Of the 628 PEH, 57 (9.1%) suspected previous infection with SARS-CoV-2 of whom 8 (14%) were seropositive. A total of 371 (59.1%) PEH reported being previous tested for SARS-CoV-2, of whom 11 (3.0%) were reportedly positive at the time. However, of those only 3 (27.3%) tested positive for SARS-CoV-2 antibodies in our study. Of the shelter workers, 154 (80.6%) reported previous testing for SARS-CoV-2. No shelter workers reported having previously tested positive for SARS-CoV-2, but 21 (11%) suspected previous infection with SARS-CoV-2 of whom 5 (23.8%) were seropositive.

Seventeen of 43 (39.5%) seropositive PEH and 10 of the 12 (83.3%) seropositive shelter workers reported having had symptoms. Overall, a total of 441 (53.8%) participants in our study group reported having had one or more symptoms. Of those, 15 (3.3%) reported being hospitalized at the time of their symptoms. Among the PEH 303 (48.2%) reported experiencing one or more symptom, of whom 26 (8.6%) though it was attributable to SARS-CoV-2. Of the shelter workers 138 (72.3%) reported one or more symptom, and of those 20 (14.5%) thought the symptoms were attributable to SARS-CoV-2; significantly more than among the PEH (OR 2.79, 95%CI 1.94–4.06, p < 0.001). Similarly, shelter workers were more likely than PEH to have more than three symptoms (OR 2.11, 95%CI 1.47–3.03, p < 0.001). The most common symptoms reported in the combined cohort were fever (23.2%) and shivers (18.5%). However, there was no observed significant association between experiencing symptoms and seropositivity (OR 0.82, 95%CI 0.45–1.47, p = 0.49). Table 4 shows symptoms stratified by seropositivity. Symptoms in PEH and shelter workers is illustrated in supplementary table 2.

Table 4 Symptoms reported by the participants, stratified by serology findings

Use of protective means against SARS-CoV-2 infection

Figure 3 shows use of protective means against SARS-CoV-2 in PEH compared to shelter workers. Only 25 (4%) of the PEH reported that they did not follow any of the recommended guidelines. Among the shelter workers only 3 (1.6%) reported not following the guidelines. The supplementary Fig. 1 illustrates use of protective means against SARS-CoV-2 in seropositive and seronegative participants. There was no significant association between following any given guideline and seropositivity.

Fig. 3
figure 3

Percentage of PEH and shelter workers who follow the national SARS-CoV-2 measures and guidelines

Discussion

To our knowledge, our study is the first to investigate and evaluate the nationwide prevalence of SARS-CoV-2 infection among PEH. We found that the seroprevalence among PEH was twice that of the background population. Furthermore, sex workers and shelter workers at designated safe havens were at increased risk of infection with SARS-CoV-2, independent of region. We found that seropositive PEH were less likely to report symptoms, compared to seropositive shelter workers. The results further suggest that almost all PEH follow one or more national SARS-CoV-2 prevention measure, as illustrated in Fig. 3. The high seroprevalence among PEH found in our study suggest that PEH are at elevated risk of infection with SARS-CoV-2 which could be taken into consideration when deciding in which phase they are eligible for a vaccine, as part of the national SARS-CoV-2 vaccination program rollout. Our findings are consistent with findings in previous studies[4, 30,31,32], with elevated prevalence of SARS-CoV-2 for people living in precarious conditions, relative to the background population. This is consistent with living in overcrowded conditions, a main risk factor associated with infection of SARS-CoV-2. The observed increased seroprevalence in sex workers compared to those who did not engage in sex work, is in accordance with the recent statement from UNAIDS (the joint United Nations Programme on HIV/AIDS) which emphasized how sex workers are risking their health by working during the current SARS-CoV-2 pandemic in order to provide for themselves [33]. Further, we believe that national SARS-CoV-2 measures such as social distancing are simply not feasible for sex workers as their work requires some level of close physical contact with clients and self-isolation could result in a total loss of income. These results show that the risk of contracting SARS-CoV-2 should be added to the risks experienced by sex workers.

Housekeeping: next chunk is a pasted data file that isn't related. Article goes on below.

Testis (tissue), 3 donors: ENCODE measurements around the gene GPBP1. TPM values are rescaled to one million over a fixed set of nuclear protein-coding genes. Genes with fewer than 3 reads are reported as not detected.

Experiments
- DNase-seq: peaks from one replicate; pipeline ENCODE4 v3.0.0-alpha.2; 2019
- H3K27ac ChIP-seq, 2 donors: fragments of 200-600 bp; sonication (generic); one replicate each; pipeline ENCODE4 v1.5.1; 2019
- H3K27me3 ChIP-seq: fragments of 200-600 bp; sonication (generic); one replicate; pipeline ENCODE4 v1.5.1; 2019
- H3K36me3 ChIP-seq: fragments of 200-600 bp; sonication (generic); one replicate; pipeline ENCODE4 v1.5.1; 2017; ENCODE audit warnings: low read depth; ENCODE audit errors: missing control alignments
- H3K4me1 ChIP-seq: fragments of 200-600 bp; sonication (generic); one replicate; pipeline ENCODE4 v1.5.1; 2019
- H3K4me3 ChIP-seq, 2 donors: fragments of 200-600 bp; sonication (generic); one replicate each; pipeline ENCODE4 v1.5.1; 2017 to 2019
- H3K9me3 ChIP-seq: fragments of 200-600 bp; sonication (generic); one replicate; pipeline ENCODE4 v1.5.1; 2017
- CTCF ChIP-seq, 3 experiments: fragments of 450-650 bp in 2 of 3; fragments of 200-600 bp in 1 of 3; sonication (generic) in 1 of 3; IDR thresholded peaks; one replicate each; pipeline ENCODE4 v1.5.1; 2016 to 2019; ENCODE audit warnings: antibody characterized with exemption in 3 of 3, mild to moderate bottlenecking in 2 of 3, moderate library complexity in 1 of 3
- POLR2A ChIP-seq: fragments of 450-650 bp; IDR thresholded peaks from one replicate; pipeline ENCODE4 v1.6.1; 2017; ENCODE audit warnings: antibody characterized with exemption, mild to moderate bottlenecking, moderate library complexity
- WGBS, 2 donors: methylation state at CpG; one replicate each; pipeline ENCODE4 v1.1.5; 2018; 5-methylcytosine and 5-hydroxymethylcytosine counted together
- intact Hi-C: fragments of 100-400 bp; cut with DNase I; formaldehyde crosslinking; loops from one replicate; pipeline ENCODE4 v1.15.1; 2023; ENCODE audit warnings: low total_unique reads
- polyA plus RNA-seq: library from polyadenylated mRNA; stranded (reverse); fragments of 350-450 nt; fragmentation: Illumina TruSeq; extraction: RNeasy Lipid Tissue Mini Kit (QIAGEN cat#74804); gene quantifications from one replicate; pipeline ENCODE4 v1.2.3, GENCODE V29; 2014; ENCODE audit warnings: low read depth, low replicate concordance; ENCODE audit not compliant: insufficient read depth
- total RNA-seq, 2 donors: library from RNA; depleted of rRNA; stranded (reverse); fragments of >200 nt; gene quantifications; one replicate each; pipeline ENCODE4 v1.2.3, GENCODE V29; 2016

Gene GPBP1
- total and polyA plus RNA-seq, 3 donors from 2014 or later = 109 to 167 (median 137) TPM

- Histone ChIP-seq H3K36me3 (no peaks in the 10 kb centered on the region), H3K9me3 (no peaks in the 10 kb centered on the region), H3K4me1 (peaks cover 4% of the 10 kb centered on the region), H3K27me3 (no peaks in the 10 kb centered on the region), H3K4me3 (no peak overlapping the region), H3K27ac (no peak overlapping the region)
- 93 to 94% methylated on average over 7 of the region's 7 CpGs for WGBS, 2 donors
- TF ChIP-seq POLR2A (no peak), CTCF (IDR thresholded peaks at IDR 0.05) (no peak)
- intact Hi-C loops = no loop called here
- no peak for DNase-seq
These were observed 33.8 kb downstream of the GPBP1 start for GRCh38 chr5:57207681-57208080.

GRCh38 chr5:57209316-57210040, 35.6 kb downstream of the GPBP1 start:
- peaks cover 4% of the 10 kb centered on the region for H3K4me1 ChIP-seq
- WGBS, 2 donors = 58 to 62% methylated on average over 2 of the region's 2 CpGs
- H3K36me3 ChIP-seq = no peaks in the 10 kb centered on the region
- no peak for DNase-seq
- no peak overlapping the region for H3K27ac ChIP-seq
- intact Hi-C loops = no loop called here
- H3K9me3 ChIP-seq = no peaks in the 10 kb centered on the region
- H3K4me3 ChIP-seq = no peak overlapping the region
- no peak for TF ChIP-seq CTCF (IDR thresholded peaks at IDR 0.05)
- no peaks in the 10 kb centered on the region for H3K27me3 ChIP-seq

In previous studies around half the seropositive participants are reporting symptoms attributable to SARS-CoV-2 [34,35,36]. Symptom prevalence in our study is consistent with previous findings on PEH and implies a high proportion of asymptomatic infections [4, 30, 37, 38]. Additional explanations might include difficulties in recalling previous symptoms and differentiating symptoms attributable to substance abuse and SARS-CoV-2. Thus, symptom assessment in PEH might not be predictive for SARS-CoV-2. The high prevalence of substance abuse among PEH is consistent with previous national findings on PEH [7]. Recent studies suggest that suffering from a substance use disorder increases the risk of contracting SARS-CoV-2, while also facing a worse outcome than the background population [3, 39]. We found that seropositive participants had a higher BMI compared to seronegative participants. The seropositive participants in our study were generally overweight [40], with a mean BMI of 27.7. The Danish Health Authority has previously declared individuals who are overweight at increased risk of developing severe illness from SARS-CoV-2. They identify multiple possible reasons as to why overweight individuals are at increased risk, counting impaired immune function, comorbidities and low physical activity levels [11].

Strengths and Limitations

Our study has several limitations. First, the cross-sectional study designs do not allow determination of time of infection nor provide information on when participants became seropositive. Individuals who might already have tested positive by PCR at an earlier point in time, might have chosen not to participate in this study. Individuals anticipating a positive result might have chosen not to participate, fearful of the consequences such as isolation. If so, our results could be biased and the seroprevalence be underestimated. However, our impression is that the desire to participate and get tested was high (9.8% of an estimated 6 431 homeless people in Denmark). Of the 827 participants in our study group, 544 (67.0%) reported having previously been tested (nasopharyngeal swab and/or antibody test) and still participated. Further, questions on sociodemographic characteristics, physical health, use of drugs and alcohol, co-morbidities, symptom manifestations and the use of personal protective equipment against SARS-CoV-2 were self-reported, therefore an information bias could have affected our results.